HENRY GROSS: “ONE HIT WANDERER”
“It’s his life, but it’s your story!”
“One Hit Wanderer” is a “One Man Theatrical Production” written and performed by veteran singer, songwriter, recording artist, actor and comedian Henry Gross. This CD is a collection of all the original songs that appear in the show, produced by Henry Gross with full band arrangements. The songs on the CD cover every genre of music that influenced Henry in his 47 year professional career and includes the original 1976 hit version of “Shannon” produced by Terry Cashman and Tommy West.
On the surface the show is an autobiographical look back at the trials and tribulations of a life spent pursuing the “Rock & Roll Dream.” A closer look reveals a story of perseverance, hope and commitment that make it a roller coaster ride of laughs, tears, disappointments and triumphs.
Born on April Fools, 1951, in Brooklyn, New York, Henry began playing clubs at age thirteen with his first band. Before long he was performing at the 1964 World’s Fair and spending summers singing at Catskill Mountain resorts.
Encouraged by his mom, a gifted musician and Gil Hodges, the all-star first baseman of The Brooklyn Dodgers who lived in the neighborhood, Henry’s career soared to amazing heights when, in 1969, during his first semester at Brooklyn College, he co-founded the 1950’s Rock & Roll revival band “Sha Na Na” and that summer became the youngest performer at “The Woodstock Festival”.
Leaving the group to record on his own, he made over a dozen critically acclaimed albums for the most prestigious labels in the world highlighted by his classic A&M Records LP, “Plug Me Into Something” in 1975.
In 1976, he received a gold record for his worldwide, chart topping, hit “Shannon”, a song inspired by the death of Beach Boy’s lead singer Carl Wilson’s Irish Setter!
He’s shared the stage with some of the greatest artists in Rock & Roll history; Aerosmith, The Beach Boys, Billy Joel, The Byrds, Bruce Springsteen, Chicago, The Doobie Brothers, Fleetwood Mac, Huey Lewis, Hall & Oates, Felix Cavaliere’s Rascals, and The Kinks, to name a few.
As an actor, he starred in the road company of the Broadway hit “Pump Boys and Dinettes” with the legendary Nicolette Larson (“It’s Gonna Take A Lot Of Love”) and his dear friend Jonathan Edwards (“Sunshine”).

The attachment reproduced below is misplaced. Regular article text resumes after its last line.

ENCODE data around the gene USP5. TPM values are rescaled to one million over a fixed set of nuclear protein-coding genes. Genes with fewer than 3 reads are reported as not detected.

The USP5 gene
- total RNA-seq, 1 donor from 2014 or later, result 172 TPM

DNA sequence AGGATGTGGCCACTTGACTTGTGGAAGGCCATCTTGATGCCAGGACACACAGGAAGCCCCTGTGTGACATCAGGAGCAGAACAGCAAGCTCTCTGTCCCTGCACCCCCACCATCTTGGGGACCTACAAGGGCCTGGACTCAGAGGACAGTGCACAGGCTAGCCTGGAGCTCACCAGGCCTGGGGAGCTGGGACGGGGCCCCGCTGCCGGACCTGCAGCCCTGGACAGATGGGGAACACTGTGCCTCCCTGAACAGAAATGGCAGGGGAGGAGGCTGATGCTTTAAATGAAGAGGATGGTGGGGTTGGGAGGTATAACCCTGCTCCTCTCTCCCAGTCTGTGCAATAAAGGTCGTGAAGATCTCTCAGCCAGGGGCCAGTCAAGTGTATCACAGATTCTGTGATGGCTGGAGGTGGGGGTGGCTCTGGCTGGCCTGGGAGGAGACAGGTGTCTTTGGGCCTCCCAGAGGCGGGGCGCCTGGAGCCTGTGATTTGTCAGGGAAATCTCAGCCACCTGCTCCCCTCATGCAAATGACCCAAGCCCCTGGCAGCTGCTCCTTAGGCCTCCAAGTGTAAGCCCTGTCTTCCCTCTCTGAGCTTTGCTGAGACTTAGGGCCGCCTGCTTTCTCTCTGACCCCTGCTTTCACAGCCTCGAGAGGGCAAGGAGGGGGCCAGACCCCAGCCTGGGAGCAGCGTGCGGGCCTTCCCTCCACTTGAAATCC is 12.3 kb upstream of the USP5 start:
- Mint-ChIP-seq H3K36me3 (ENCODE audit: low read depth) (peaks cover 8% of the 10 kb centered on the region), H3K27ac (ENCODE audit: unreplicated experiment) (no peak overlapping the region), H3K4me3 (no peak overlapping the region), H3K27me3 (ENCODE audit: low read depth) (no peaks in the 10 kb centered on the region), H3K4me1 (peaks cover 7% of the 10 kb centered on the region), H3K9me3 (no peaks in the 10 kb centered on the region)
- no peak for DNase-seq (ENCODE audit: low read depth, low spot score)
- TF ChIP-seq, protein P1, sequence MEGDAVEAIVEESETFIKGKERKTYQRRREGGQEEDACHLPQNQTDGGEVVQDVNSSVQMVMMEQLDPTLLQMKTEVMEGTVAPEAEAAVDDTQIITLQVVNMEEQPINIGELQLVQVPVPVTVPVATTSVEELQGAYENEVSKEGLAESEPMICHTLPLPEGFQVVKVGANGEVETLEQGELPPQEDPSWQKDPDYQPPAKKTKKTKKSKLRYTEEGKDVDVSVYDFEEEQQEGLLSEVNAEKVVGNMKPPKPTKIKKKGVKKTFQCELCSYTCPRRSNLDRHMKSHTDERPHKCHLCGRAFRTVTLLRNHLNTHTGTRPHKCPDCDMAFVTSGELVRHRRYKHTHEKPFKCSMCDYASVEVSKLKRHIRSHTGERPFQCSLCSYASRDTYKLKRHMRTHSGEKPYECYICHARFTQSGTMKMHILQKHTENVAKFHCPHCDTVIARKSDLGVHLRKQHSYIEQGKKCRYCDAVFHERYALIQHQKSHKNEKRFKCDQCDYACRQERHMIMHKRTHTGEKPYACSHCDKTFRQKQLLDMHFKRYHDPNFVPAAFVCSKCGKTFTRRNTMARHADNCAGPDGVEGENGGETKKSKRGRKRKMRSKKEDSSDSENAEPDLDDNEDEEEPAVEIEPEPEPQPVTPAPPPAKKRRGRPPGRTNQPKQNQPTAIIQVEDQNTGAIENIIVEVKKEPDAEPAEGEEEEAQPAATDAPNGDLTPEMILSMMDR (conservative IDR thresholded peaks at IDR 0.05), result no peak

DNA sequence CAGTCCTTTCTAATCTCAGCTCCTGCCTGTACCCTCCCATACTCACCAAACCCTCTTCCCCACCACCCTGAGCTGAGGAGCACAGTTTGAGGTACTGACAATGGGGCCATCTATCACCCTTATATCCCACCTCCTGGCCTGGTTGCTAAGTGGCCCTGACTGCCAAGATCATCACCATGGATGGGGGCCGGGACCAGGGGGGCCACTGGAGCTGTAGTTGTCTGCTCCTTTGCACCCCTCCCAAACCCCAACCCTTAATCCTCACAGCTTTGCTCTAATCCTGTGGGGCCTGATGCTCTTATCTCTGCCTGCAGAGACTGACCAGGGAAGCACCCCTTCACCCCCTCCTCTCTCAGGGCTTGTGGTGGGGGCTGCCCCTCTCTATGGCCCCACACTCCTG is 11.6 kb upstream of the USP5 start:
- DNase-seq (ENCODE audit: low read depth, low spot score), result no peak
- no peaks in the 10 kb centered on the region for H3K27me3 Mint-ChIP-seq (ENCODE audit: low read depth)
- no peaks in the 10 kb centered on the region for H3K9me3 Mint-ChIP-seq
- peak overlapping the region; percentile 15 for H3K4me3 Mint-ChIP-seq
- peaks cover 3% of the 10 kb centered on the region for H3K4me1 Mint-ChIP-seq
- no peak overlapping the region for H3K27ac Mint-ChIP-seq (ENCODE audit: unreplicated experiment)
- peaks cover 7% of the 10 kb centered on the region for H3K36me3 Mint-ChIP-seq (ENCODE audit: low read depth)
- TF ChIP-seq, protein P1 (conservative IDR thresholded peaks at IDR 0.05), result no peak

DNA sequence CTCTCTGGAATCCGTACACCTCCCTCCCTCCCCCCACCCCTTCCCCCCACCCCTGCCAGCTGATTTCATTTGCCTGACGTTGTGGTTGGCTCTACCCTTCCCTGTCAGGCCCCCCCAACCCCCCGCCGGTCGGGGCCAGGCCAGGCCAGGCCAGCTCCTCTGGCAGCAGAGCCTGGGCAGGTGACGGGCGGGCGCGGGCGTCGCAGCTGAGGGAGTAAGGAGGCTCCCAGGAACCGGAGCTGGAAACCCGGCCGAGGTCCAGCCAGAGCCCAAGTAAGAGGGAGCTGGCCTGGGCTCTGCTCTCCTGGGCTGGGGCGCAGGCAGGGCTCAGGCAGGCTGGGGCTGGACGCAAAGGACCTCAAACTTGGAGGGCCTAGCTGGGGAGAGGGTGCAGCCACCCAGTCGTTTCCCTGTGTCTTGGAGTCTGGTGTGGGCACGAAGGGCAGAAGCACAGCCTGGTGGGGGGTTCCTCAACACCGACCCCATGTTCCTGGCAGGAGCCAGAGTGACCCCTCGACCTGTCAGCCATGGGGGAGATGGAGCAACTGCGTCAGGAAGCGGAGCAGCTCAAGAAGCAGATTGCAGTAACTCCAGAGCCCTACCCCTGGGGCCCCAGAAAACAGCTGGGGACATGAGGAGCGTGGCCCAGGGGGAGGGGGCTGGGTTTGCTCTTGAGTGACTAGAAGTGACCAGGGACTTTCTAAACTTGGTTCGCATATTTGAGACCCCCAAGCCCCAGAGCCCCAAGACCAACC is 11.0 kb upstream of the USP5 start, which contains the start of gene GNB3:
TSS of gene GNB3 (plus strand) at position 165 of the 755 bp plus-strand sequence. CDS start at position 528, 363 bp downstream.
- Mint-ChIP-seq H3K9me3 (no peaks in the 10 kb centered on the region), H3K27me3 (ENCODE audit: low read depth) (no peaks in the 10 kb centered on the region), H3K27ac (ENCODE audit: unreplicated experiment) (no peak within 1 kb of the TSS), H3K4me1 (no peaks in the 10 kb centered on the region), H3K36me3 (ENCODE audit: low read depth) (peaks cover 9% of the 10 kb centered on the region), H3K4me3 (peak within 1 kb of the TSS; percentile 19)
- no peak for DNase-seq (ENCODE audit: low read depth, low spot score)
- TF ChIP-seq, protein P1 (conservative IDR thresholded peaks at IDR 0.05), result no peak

For the past six years, as well as performing his singer/ songwriter and band shows, Henry has been performing "One Hit Wanderer", a ninety minute musical, autobiographical theatrical production. This show is a guaranteed joy for people of all ages. A theatrical trailer can be seen on his website www.henrygross.com.
In addition, over the past several years Henry has been recording in Ft. Myers, FL with multi talented engineer/instrumentalist John McLane producing the CD's: “One Hit Wanderer”, “Foreverland”, and his latest: "Rhymes and Misdemeanors" and "Right As Rain". The two new ones have twenty one new recordings on each and are guaranteed to delight fans of world class songwriting and musicianship! Henry makes these "Double albums" to offer his fans the greatest value possible at an extremely affordable price.
Vintage Guitar Magazine
Hit List Reviews
One Hit Wanderer
Henry Gross’ 2001 release, I’m Hearing Things, was one of the most pleasant musical surprises of the past 10 years. Now he’s back with a set of songs from a one-man show that highlights his career in music. There are 17 tunes, two of which are ringers. You’ll find the original versions of “Shannon” and the wonderful “Mama Who’s Gonna Rock” here, but other than that, it’s Gross playing a lot of instruments, singing wonderfully, and negotiating a trip through his musical career.
For those unaware, Gross was an original member of Sha Na Na. That influence shows up on several cuts here. The boogie of “He Can’t Hol’ Still” and the doo-wop of “You Found Me Out” are treats. “Six O’Clock” is a ‘50s stomper that would make Little Richard proud. The ballad “If You Don’t Believe In Me” is the perfect opportunity for Gross to display his voice. It also features a metallic electric-guitar solo that is pure melodic heaven. Several cuts, like “It’s the Money” are horn-driven rock that would sound good on radio, if only pop stations had any sense. It also features some biting lead guitar from a guy who can really play, but never lets the guitar get in the way of a good song. “Sleeping My Way to the Top” is a hysterical, somewhat skewed look at the music business, opening with a quote from “I Heard it Through the Grapevine,” and wrapping with a perfect Stephen Stills imitation of the opening of “Suite: Judy Blue Eyes.” In between is a guy trying, but not quite making it. And “What You Dream,” one of the highlights from I’m Hearing Things, makes an appearance at the end here, as well. Gross’ music is good, old-fashioned pop and rock-and-roll. –JH